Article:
While I acknowledge the character is articulate, glib, and maybe slightly more fun to be with than Ray Liotta’s character would be, but either I’m unusually resistant to charm or I have no trouble putting it in its correct place. The speech about the woman he helped out… yeah, where was she when the goldfish got eaten? So I had no trouble dismissing her as fundamentally irrelevant to a story about the evils of testosterone.

  13. I have yet to see WOLF, but one of the most interesting things about Scorcese’s films for me is his subtle use of subjectivity. GOODFELLAS snorts coke just like its characters.

  14. The story of the woman, Kimmie Belzer, is part of the film’s critique. The fact that ultimately Jordan Belfort came to the rescue and not social welfare. The stock market can help you out when the government can’t. The original Forbes article, which we see in the movie that called Belfort the Wolf of Wall Street said he was a twisted robin hood and that’s part of the film’s joke.

    When the Feds bust all of them, the same woman tells them not to touch her Chanel suit, which is a hommage to Godard’s WEEKEND, which shares a lot with Wolf of Wall Street at least in terms of sustained anger.

  15. I miss Scorsese’s long takes. There’s some excellent subjective stuff in this film, but overall it’s more fast-cut like The Departed.

    But yes, I don’t see how Kimmie’s tale can make us revise what we already know about Belfort. It makes us pause a moment and evaluate, but then you realize she’s a con artist working for a bigger con artist. In rescuing her, he’s corrupted her.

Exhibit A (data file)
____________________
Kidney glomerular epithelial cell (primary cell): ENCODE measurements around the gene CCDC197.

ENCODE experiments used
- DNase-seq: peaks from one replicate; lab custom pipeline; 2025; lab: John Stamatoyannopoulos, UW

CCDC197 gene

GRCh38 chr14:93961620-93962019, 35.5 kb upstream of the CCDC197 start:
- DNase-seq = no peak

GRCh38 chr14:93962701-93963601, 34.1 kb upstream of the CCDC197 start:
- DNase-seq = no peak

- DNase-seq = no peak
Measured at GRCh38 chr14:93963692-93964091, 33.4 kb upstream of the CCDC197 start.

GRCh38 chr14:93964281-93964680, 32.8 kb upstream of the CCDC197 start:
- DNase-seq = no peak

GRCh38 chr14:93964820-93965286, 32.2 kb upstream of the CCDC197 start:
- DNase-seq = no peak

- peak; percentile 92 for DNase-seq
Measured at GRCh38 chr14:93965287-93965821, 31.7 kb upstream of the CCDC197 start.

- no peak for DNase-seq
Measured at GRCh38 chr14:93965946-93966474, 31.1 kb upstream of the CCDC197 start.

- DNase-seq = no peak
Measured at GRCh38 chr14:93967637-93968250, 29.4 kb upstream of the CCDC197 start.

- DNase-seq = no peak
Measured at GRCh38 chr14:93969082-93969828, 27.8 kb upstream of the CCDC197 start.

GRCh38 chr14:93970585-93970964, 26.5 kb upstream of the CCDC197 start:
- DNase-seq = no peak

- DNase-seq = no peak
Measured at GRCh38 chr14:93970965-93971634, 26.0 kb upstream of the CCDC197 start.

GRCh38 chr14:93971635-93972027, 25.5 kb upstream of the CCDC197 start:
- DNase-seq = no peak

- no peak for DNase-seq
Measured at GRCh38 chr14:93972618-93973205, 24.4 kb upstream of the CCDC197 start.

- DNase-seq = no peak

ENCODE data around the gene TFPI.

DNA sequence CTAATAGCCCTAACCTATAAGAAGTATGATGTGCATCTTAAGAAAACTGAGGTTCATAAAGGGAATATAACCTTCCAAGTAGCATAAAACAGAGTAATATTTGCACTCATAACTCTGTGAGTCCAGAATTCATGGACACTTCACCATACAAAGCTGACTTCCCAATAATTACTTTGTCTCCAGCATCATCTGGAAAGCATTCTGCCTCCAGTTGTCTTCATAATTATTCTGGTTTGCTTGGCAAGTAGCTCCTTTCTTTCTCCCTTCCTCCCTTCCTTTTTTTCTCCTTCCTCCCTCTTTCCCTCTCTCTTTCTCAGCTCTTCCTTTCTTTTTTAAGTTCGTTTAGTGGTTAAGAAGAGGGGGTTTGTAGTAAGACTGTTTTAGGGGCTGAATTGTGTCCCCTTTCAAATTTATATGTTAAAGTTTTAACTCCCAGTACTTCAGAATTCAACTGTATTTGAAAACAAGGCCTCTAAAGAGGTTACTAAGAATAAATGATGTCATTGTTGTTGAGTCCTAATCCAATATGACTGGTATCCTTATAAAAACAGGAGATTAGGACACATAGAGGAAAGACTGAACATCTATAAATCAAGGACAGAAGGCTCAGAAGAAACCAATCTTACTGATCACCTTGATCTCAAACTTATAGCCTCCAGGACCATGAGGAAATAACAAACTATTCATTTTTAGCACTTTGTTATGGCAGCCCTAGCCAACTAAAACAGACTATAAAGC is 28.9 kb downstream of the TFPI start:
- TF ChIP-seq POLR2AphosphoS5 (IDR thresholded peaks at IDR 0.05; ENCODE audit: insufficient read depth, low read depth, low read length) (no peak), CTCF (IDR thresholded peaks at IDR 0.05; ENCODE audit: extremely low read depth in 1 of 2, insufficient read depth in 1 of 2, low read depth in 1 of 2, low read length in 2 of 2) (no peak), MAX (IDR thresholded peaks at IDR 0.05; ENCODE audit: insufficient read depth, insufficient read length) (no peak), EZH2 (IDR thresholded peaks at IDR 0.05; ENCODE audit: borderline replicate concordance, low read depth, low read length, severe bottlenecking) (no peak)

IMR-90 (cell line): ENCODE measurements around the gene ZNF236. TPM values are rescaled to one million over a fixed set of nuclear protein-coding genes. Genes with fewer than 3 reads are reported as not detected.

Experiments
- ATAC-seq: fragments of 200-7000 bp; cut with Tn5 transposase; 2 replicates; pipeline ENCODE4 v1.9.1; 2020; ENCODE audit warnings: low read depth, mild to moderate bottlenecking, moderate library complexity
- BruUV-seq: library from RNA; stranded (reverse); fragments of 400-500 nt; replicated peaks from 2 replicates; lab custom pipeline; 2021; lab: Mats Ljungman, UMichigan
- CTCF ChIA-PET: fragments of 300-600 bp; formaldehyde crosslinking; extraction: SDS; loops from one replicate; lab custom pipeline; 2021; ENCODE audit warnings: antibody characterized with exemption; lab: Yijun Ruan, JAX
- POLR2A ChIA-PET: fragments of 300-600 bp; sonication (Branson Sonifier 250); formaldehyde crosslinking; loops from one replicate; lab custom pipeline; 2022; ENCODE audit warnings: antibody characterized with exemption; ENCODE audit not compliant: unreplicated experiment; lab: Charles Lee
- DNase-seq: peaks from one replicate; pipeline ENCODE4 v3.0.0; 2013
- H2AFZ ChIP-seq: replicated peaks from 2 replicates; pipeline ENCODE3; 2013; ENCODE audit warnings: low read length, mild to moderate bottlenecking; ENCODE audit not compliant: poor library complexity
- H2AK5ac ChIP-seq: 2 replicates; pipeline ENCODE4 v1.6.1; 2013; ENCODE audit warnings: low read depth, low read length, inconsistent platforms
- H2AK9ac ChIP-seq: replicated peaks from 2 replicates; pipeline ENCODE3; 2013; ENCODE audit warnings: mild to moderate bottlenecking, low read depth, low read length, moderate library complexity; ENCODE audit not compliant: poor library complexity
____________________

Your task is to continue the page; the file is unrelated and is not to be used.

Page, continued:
16. I don’t think that the scene “revises what we know about Belfort”. I think it’s played straightforwardly as a tear jerker, to give Leo a chance to be rougish and ingratiating. It works fine as text…

  17. But what about in CONtext? We know that he’s a vicious scam artist. We know all his employees are knowingly selling worthless stock, and that they despise the people they sell to. This scene is indeed played quite straight as an emotional testimony, but how does it interact with what we already know? And how does it interact with her later line “This is a Chanel suit!” as she’s being arrested?

    It may give DiCaprio a chance to play something different from the predator we see elsewhere, which maybe in three hours we need. But in this scene he’s not playing a lovable rogue, he’s playing a SAINT, which we KNOW isn’t the truth.